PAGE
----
• The third story is not only an article but a Miro board and a 108-page thesis titled Diagram Explained which was written in 2018. One part of the thesis is a framework for understanding multiple layers of diagrams. Obviously, the theme behind the story is Hierarchy. A meta-diagram can generate new diagrams at different degrees of abstraction.
  • The fourth story The ECHO Way (v2.0) was published on June 30. The article introduced a practical framework for Knowledge Curation and Boundary Innovation. The core of the ECHO Way (v2.0) framework is blended from three diagrams. This case inspired me to coin the term Diagram Blending. This story refers to the theme of Curativity which means turning pieces into a meaningful whole.

The above four articles belong to different projects. However, if we put them together, they present a journey of moving from one single diagram to a diagram network. In the process of conceptualization, the second key movement is generating themes from stories.

After selecting the above four stories, I discovered four themes from them: Expandness, Attachance, Hierarchy, and Curativity.

The above description of Deep Analogy seems complicated. It was not an aha moment, but an emergent transformative process. For me, this is a simple intuitive insight, however, I want to share this technique with you.

Once we have a model, then we can design programs of deliberate practice for accelerating the development of tacit knowledge.

A CALL for Slow Cognition

The notion of Deep Analogy is one of the techniques for actualizing potential knowledge. There are many techniques for such creative cognitive development.

I’d like to discuss more related topics under a new project: the Slow Cognition Project.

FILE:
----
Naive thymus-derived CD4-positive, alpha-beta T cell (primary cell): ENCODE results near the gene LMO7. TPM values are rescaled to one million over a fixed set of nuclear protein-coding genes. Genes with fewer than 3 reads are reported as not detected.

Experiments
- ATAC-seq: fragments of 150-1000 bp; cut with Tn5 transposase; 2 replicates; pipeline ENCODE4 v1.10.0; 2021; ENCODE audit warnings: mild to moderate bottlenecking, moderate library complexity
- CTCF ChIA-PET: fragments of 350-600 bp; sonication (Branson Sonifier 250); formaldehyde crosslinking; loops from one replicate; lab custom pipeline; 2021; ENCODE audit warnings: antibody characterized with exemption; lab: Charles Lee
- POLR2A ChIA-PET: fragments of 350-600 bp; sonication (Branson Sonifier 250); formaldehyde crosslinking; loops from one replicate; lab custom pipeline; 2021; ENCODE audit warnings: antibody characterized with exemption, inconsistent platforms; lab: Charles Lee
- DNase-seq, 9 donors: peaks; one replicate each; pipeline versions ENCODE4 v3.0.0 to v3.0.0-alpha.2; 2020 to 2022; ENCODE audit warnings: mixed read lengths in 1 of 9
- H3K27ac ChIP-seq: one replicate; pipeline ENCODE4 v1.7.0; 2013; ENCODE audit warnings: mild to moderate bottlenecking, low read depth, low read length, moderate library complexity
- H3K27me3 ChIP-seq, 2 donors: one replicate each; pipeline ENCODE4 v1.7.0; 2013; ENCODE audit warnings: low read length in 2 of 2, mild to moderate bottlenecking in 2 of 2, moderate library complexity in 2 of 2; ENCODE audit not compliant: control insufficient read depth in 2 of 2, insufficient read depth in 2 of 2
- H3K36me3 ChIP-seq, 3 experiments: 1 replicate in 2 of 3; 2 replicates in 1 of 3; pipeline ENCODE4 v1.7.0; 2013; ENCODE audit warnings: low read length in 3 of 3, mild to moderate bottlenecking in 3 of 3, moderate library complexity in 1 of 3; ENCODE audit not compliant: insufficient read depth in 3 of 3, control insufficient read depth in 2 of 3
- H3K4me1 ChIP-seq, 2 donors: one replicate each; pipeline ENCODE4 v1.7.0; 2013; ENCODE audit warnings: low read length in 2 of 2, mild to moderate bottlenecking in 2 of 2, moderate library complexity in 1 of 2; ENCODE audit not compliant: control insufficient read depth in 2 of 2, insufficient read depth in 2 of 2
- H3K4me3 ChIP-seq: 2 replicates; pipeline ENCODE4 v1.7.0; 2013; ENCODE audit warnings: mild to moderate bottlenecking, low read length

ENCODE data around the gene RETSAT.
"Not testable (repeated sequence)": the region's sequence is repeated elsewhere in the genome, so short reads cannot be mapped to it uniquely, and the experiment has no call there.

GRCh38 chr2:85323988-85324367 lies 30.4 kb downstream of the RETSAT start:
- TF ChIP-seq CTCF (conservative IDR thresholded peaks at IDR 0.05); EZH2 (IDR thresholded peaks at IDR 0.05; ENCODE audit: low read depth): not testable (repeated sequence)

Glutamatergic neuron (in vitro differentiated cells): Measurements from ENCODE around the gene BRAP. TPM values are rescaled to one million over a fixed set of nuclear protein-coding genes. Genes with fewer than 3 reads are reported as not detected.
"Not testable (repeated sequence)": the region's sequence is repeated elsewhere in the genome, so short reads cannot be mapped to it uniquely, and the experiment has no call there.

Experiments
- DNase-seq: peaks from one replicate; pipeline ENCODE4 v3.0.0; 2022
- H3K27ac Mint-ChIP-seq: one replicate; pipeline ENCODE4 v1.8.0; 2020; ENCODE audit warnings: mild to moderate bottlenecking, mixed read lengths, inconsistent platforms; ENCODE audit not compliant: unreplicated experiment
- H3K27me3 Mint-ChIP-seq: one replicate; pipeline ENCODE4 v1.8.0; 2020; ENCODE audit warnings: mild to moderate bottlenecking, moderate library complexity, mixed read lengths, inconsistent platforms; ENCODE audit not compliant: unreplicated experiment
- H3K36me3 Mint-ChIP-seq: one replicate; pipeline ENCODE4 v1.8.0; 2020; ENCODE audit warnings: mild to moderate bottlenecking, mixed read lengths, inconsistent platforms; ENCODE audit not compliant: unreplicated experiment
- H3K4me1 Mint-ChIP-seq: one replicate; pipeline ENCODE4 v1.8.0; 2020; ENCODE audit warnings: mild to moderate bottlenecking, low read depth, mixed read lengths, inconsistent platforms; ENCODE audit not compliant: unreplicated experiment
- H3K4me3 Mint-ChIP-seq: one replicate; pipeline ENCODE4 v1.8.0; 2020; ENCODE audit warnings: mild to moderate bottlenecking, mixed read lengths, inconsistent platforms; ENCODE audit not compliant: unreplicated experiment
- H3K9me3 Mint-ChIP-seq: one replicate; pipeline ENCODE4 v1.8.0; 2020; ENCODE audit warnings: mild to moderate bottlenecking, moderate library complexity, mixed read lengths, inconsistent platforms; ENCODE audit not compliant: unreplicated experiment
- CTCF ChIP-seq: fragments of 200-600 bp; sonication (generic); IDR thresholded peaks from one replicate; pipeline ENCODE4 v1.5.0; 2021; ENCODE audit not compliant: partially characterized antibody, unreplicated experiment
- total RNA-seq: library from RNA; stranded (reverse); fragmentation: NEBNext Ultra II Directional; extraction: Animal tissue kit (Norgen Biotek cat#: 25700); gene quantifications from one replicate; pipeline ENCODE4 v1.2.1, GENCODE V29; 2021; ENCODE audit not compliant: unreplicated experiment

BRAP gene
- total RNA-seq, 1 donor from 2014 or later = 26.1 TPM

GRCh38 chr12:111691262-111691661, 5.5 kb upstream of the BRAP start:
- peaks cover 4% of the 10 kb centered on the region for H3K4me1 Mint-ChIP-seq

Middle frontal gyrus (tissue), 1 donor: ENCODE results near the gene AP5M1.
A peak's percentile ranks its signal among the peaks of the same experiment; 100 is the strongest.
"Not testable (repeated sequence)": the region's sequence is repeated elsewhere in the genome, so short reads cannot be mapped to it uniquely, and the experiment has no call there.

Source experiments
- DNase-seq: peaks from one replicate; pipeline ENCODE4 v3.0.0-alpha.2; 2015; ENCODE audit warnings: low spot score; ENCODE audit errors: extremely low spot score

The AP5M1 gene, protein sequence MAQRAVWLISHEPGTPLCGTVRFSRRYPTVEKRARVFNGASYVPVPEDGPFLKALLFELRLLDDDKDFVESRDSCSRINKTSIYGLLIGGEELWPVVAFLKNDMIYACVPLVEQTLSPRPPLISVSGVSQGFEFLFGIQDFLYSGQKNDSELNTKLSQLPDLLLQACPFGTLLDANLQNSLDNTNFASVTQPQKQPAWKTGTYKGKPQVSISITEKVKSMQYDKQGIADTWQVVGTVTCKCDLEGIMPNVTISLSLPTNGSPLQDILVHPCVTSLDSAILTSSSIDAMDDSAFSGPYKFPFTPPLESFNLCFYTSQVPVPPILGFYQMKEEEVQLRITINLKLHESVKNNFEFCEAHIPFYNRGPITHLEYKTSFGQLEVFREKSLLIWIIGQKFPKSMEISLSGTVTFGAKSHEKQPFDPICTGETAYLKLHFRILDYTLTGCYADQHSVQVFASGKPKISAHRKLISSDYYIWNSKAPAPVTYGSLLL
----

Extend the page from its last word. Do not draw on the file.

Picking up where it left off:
On April 26, 2021, I sent an email to a friend of mine and introduced my book The ECHO Way which reflects on my journey of writing three books in six months.

I coined a new term called Slow Cognition to describe my favorite methods such as Howard E. Gruber’s evolving systems approach to creative work.

Scholars use Hot Cognition and Cold Cognition to describe two types of cognitive studies. Cold cognition refers to the pure cognitive processing of information that is independent of emotional involvement. Hot cognition considers emotional aspects.

You probably read Daniel Kahneman’s 2011 book Thinking, Fast and Slow which highlights two models of thought: System 1 and System 2.

My term Slow Cognition is related to System 2. However, I personally don’t like the System 1/System 2 framework because I adopt Keith E. Stanovich’s model of three types of mind: Autonomous mind, Algorithmic mind, and Reflective Mind.

The major difference between my term Slow Cognition and Kahneman/Stanovich’s terms is research methods. My term Slow Cognition refers to the historical-cognitive approach which is about the long-term development of thoughts. Cognitive psychologists focus on short-term thoughts.

Every movement needs a logo. So I spent 30 minutes designing a logo for Slow Cognition this morning.

The Slow Cognition Project rejects the common sense of aha moment for creative cognition. Also, It refers to the metaphor of journeys, and long-term activities, which echoes the Path of Creative Life and the Life-as-Activity framework.